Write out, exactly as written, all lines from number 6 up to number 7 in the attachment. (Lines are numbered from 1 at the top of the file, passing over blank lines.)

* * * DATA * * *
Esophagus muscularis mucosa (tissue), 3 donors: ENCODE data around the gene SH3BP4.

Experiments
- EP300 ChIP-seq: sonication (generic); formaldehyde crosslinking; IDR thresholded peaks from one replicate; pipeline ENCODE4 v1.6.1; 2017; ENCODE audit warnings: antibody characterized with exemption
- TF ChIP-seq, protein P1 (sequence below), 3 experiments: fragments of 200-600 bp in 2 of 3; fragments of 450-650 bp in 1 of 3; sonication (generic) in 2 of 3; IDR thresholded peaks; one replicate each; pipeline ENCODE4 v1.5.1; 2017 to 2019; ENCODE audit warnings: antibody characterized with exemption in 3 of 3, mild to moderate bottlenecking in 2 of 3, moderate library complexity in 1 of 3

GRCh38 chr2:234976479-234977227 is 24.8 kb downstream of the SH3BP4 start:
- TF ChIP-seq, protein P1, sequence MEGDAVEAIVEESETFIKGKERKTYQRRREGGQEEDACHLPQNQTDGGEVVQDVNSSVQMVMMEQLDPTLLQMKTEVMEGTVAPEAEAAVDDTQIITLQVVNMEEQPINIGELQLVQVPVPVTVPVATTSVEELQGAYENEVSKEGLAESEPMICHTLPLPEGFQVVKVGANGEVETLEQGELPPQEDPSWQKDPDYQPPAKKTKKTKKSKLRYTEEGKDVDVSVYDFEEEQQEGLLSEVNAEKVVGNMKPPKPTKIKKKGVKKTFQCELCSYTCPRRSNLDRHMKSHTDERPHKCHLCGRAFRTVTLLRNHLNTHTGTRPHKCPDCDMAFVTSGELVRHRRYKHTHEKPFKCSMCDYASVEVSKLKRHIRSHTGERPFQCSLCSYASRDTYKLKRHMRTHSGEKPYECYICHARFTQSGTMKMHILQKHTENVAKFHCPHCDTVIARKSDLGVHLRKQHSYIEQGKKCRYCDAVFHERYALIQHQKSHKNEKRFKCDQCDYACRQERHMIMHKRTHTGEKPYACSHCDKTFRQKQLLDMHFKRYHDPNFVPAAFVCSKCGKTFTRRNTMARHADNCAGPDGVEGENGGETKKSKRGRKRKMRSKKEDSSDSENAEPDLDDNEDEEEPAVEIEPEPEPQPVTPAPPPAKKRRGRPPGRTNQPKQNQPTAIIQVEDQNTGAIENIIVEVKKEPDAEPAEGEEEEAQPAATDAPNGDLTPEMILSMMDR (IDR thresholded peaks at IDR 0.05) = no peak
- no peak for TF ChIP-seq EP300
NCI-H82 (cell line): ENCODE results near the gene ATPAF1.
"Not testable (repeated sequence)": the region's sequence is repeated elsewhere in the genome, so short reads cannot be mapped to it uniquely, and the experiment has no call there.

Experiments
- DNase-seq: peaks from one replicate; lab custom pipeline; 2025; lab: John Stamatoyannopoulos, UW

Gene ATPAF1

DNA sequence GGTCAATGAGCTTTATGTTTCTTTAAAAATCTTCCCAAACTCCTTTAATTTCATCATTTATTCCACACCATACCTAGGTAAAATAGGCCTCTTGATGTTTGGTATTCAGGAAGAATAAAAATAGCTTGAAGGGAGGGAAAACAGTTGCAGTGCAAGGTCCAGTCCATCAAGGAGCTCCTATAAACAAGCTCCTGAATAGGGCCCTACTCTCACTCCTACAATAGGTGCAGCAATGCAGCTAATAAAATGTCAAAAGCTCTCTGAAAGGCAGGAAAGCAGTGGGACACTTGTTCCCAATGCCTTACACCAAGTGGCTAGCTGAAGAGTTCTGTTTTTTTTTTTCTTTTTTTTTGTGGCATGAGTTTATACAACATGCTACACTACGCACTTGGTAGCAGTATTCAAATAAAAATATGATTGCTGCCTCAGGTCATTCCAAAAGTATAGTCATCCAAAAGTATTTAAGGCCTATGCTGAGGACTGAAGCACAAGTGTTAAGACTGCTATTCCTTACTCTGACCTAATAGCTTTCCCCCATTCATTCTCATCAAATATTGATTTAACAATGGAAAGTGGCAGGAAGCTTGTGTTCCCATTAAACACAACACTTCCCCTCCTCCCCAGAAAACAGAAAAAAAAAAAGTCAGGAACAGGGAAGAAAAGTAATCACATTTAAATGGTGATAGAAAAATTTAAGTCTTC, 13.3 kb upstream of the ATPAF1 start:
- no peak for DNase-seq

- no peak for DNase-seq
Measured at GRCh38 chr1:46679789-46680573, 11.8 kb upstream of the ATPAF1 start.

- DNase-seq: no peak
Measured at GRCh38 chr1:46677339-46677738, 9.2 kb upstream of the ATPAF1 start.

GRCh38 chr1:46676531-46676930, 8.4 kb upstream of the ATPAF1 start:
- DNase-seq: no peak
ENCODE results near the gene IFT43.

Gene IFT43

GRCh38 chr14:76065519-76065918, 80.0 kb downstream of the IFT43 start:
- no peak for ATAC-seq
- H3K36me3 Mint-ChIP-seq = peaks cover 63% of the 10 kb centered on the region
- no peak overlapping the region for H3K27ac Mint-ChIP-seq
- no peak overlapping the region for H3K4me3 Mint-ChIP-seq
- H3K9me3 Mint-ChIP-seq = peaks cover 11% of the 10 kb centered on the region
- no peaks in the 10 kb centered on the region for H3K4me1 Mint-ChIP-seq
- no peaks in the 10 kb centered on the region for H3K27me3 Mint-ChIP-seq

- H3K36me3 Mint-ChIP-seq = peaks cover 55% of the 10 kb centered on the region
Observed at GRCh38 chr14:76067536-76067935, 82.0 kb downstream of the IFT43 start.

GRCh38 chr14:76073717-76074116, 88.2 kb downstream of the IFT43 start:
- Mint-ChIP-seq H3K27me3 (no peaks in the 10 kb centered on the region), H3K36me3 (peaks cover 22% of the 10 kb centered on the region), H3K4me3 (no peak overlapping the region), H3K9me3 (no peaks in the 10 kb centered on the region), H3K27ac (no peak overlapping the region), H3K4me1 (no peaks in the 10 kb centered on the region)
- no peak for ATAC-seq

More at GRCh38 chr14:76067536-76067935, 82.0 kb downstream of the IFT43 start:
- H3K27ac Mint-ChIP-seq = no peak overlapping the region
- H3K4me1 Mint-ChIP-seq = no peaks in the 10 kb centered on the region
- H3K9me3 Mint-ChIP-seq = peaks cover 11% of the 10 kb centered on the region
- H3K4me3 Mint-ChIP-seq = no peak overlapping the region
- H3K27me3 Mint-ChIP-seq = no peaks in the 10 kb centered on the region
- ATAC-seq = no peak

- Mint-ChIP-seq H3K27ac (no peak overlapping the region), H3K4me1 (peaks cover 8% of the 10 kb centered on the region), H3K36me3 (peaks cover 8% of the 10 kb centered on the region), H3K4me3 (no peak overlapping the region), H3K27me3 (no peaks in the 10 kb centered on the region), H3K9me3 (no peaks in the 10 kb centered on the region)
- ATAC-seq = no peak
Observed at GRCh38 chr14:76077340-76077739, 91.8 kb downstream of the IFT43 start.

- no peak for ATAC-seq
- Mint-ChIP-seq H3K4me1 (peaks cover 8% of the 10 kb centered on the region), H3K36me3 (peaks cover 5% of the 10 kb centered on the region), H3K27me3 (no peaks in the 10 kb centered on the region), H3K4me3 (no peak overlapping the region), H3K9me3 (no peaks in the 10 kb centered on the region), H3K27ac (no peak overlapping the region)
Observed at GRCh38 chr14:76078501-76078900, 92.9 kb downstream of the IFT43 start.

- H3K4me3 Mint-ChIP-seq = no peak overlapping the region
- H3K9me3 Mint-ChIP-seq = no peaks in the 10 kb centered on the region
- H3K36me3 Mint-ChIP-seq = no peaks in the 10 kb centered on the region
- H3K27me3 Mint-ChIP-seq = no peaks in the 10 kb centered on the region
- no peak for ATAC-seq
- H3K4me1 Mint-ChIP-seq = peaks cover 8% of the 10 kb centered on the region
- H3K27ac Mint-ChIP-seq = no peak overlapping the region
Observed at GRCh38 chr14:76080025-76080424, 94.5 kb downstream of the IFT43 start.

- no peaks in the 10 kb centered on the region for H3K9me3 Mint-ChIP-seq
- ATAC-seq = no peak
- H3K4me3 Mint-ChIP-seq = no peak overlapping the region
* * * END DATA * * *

- TF ChIP-seq, protein P1, sequence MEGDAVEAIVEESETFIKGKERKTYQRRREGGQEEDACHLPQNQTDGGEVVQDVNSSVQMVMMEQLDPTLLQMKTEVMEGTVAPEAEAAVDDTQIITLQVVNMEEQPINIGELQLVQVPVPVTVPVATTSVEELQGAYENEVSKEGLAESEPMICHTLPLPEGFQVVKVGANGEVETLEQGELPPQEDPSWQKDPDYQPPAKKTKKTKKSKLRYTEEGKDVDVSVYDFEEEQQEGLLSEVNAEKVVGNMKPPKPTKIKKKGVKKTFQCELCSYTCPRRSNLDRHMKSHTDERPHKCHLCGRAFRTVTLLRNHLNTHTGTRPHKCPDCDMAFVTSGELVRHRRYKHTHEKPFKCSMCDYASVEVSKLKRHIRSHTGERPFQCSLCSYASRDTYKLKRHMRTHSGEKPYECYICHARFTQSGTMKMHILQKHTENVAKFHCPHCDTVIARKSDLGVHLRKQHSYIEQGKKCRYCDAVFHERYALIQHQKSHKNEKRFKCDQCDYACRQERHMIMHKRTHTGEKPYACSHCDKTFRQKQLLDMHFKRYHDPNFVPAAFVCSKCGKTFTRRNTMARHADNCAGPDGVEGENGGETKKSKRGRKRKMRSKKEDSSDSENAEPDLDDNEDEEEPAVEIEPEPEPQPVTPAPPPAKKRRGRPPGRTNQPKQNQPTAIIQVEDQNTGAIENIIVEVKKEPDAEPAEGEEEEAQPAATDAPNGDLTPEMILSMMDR (IDR thresholded peaks at IDR 0.05) = no peak
- no peak for TF ChIP-seq EP300